Thursday, August 26, 2010

Alfred, Lord Hobbs

Taos suffered a great loss last Friday when our dear friend Alfred Hobbs passed away. He was 83 and had been in poor health for a few months, basically since his return a few months ago from his final round-the-world trip.

What made Alfred so special was his spirit and zest for life; it drew people of all kinds to him, and he was always welcoming, graceful and tolerant. The title above is a bit of a play on words on the poet Tennyson; Alfred in one sense was hardly lordly, being down-to-earth and unpretentious, but he was a fine Southern gentleman, chivalrous and noble in behavior (especially with the ladies).

Did I mention that he looked like a cross between Grizzly Adams and Santa Claus (though he did slim down the last few years, he still had that facial aspect, not to mention a long, white beard and a bright red, slightly misshapen nose)?

The Adventure of a Lifetime
Alfred's life was one of a rogue and wanderer, who found his destination here in Taos (though it never erased the wanderlust, which he would exercise periodically to the end of his days).

He basically ran off from his rural North Carolina home and joined the Marines as an underage 17 in 1944. "His war" was not a bad one, in the sense that he was fully credited as a veteran (which came in handy toward the end when he needed major eye surgery), but didn't end up needing to fight. His unit was mobilized in the Pacific and was one of those which would have faced the daunting task of invading Japan, had it not been for the atomic bombs (at least that's the official story).

After the war, he kicked around for a while, then married a Danish woman. Then, together they took a huge, multi-year adventure through Africa and Asia in a '30's-era London taxi (which they converted into a sort of camper). The taxi eventually made it back to Taos and he preserved it, on blocks, until the present (it's now in the custody of his son in upstate New York). A documentary movie (working title: "Driven") is planned of the great adventure, and of the last cross-country trip he made in it with his son just last year (details below).

He undertook many more trips (six round-the-world trips in all), but after that expedition he went to live in upstate New York and was studying for a Ph.D. in anthropology when he came to Taos in the late '60's to write his thesis on the New Buffalo hippie commune that had been started near here. The paper was never finished, and he stayed here as his permanent residence thereafter. He worked--mostly as an archeologist on road crews, in case some bones or fossils turned up--but not too much. He kept his lifestyle simple and his costs low.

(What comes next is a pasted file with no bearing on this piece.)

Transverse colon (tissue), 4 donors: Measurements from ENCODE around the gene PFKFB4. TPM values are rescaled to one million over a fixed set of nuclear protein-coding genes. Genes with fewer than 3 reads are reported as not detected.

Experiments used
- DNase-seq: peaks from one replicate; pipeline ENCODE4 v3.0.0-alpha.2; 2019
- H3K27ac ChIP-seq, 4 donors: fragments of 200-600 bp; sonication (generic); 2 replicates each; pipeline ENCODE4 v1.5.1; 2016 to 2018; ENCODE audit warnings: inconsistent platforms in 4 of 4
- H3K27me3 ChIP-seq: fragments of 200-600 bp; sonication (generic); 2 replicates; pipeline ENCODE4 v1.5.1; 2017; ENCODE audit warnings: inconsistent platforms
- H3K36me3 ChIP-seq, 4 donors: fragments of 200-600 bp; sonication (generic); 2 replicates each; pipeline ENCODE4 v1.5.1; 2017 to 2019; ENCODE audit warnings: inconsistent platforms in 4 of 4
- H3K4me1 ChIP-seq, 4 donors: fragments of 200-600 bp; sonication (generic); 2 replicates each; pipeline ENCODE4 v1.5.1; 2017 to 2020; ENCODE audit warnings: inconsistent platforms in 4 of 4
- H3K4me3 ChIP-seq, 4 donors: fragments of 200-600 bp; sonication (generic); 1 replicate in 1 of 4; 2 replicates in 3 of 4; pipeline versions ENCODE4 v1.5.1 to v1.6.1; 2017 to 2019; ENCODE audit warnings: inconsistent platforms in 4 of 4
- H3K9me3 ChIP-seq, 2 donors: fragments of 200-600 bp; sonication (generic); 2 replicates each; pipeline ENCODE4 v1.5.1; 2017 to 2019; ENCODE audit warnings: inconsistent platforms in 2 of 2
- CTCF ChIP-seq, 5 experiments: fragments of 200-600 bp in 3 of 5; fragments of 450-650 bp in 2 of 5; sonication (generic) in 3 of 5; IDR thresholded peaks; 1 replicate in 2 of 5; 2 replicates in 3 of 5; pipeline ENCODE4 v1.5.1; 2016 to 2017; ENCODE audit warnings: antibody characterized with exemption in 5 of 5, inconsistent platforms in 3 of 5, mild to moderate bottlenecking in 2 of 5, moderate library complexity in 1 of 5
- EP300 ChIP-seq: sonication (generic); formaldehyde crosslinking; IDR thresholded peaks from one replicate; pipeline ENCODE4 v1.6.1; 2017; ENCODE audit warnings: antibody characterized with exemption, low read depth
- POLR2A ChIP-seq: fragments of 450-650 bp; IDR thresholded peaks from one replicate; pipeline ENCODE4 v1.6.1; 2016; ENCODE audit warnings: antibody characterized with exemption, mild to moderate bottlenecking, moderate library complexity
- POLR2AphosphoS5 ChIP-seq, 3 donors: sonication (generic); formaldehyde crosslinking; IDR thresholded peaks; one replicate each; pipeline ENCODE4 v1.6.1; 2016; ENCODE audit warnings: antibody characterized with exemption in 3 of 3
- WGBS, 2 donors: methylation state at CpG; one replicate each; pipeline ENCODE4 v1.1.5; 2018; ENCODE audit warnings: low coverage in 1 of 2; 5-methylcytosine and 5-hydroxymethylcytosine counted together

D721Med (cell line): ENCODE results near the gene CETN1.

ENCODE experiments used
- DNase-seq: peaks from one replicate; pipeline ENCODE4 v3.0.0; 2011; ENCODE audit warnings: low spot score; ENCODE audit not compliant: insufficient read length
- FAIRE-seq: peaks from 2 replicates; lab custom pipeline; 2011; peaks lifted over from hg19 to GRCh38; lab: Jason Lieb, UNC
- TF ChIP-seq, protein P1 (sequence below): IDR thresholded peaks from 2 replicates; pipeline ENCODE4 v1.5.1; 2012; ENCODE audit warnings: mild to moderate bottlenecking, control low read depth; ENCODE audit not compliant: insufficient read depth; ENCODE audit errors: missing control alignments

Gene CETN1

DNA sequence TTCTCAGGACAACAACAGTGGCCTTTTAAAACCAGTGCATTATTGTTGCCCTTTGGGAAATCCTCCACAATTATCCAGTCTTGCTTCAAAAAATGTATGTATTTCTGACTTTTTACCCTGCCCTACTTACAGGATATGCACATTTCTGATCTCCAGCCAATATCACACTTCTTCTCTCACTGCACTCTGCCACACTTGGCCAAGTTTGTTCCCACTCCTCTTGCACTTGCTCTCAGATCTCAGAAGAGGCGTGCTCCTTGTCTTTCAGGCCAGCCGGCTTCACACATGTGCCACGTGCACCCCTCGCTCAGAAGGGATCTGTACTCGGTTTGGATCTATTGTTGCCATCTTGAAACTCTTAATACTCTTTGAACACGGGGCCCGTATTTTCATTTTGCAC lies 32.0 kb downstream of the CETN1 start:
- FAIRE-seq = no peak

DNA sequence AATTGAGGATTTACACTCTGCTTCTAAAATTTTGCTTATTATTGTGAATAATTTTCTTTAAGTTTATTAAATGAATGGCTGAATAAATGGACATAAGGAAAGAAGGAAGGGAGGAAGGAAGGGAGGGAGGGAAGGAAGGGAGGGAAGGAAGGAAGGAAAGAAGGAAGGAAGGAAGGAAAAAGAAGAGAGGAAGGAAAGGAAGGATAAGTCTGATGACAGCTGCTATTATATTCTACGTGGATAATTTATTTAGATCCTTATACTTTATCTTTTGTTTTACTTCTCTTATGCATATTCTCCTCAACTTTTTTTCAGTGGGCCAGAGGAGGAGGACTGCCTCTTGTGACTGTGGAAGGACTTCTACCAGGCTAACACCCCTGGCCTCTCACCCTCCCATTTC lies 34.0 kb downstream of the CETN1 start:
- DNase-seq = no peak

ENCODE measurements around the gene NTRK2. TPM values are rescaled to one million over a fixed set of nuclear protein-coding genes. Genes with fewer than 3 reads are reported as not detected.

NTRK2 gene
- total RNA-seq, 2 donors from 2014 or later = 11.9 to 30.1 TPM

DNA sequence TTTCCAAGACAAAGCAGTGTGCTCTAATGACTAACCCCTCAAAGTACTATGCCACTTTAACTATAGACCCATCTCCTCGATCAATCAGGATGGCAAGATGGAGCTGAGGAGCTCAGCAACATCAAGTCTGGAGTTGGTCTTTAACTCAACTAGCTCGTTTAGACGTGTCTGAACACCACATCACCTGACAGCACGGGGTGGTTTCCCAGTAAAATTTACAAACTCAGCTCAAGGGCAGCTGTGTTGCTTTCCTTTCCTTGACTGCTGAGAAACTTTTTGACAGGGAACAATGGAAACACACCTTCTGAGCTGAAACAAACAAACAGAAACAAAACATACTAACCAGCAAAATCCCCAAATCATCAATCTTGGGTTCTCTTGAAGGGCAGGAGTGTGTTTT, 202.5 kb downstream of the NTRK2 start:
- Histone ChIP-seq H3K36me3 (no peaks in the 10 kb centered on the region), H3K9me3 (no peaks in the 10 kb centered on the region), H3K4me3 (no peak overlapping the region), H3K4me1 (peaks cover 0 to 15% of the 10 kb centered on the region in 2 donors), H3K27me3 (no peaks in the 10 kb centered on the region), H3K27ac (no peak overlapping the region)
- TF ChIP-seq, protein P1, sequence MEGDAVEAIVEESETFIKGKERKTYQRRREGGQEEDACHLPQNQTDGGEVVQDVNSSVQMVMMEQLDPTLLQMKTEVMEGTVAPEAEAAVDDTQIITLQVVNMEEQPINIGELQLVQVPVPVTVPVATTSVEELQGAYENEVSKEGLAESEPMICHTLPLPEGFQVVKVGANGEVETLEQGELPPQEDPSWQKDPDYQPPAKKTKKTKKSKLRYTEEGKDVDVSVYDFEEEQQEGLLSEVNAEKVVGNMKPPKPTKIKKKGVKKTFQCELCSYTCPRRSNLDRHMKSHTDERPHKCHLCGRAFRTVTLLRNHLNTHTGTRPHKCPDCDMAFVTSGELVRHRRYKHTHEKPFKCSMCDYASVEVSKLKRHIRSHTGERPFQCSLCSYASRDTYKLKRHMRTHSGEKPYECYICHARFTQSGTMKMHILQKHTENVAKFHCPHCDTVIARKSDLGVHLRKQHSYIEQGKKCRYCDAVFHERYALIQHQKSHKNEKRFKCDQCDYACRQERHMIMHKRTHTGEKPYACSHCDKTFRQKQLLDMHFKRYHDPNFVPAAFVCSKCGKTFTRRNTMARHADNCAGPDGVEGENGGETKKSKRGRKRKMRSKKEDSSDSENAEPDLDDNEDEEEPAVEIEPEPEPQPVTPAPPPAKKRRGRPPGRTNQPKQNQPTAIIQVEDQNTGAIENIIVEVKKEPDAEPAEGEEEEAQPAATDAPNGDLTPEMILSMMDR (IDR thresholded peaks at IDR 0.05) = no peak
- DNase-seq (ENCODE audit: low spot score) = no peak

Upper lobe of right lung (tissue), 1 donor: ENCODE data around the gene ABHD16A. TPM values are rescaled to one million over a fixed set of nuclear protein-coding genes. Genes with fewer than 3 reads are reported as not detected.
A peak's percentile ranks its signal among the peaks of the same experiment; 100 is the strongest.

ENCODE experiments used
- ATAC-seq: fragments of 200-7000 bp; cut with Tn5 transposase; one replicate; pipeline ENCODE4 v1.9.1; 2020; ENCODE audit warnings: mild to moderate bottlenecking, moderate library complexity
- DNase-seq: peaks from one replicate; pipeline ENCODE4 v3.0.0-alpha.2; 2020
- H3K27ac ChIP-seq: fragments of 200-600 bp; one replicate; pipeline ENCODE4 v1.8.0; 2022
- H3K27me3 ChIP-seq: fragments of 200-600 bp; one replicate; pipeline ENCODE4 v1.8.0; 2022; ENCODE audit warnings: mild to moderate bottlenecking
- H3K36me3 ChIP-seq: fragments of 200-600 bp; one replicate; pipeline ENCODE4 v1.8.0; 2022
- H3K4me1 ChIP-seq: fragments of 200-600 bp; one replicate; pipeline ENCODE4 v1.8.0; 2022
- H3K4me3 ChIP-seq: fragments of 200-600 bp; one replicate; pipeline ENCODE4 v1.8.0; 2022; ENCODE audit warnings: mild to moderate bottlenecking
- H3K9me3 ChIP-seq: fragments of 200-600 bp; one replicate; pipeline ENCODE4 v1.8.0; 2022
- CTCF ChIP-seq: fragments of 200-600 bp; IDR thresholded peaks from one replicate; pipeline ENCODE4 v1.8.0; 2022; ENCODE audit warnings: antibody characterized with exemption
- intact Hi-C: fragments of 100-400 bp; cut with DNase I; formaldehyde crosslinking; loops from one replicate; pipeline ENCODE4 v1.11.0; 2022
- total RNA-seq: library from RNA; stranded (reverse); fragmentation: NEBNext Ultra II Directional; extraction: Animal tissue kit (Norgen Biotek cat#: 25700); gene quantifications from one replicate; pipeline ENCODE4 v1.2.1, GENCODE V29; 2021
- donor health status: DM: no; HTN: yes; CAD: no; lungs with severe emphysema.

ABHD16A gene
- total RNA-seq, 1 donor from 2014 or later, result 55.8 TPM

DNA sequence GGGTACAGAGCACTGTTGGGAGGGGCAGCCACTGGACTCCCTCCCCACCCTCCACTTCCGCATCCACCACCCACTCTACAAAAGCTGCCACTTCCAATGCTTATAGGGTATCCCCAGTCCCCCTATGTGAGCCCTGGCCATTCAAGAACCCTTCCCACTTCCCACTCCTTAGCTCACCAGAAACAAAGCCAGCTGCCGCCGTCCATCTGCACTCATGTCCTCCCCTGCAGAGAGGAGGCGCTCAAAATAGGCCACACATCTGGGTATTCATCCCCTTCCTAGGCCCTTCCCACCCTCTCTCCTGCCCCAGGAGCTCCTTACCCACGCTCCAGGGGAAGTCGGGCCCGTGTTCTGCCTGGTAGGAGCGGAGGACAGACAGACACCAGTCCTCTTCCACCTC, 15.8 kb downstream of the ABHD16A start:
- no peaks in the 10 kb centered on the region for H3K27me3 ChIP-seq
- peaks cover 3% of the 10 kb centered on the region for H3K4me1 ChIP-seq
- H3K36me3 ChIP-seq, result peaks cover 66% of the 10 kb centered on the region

His Ideas
At one point some six or seven years ago, Alfred remarked to me that he had a number of ideas he wanted to propagate while he still could, but that people didn't listen. So, we had a series of interviews on our back porch: mostly just him, me, some refreshments maybe, and the tape recorder.

As it turned out, most of the 3-4 hours of interviews consist of reminiscences--from his childhood, his military days, his travels--but still I got some idea of what he wanted to get across (also from a public meeting he held 2-3 years later).

To a surprising extent, this very tolerant and progressive person's ideas wouldn't be out of place at a Tea Party conclave (minus all the birther and Muslim and socialism nonsense). Alfred had no faith in politicians or top-down reform; he distrusted government meddling. He was looking for a spontaneous movement of the people--leaders not required--to change the way things are done around here and preserve our liberties.

The fullest elaboration of his thinking would've focused on ideas of education: teaching traditional values in a more-or-less Socratic method, learning how to exchange ideas sincerely, with passion, but respectfully. He did have a sense, which came late, of the supernatural and its involvement in human affairs; that part I mostly never elicited too much detail about.

Alfred's memorial celebration was held August 28 at Anglada's. It was extremely well attended (I'd estimate 250-300 people at its peak), cheerful but not overly so (given the recent loss we still felt acutely), plenty of food, plenty of music (something that Alfred really did not care about all that much). Oh, and necessarily so, for one of Alfred's parties, lots of "buddah" (as he would say).

His absence will leave a void, but it will be filled with memories and inspirational thoughts.

For his formal bio, a great picture, and a reference to the movie--and an appeal for money to help finish it--see:

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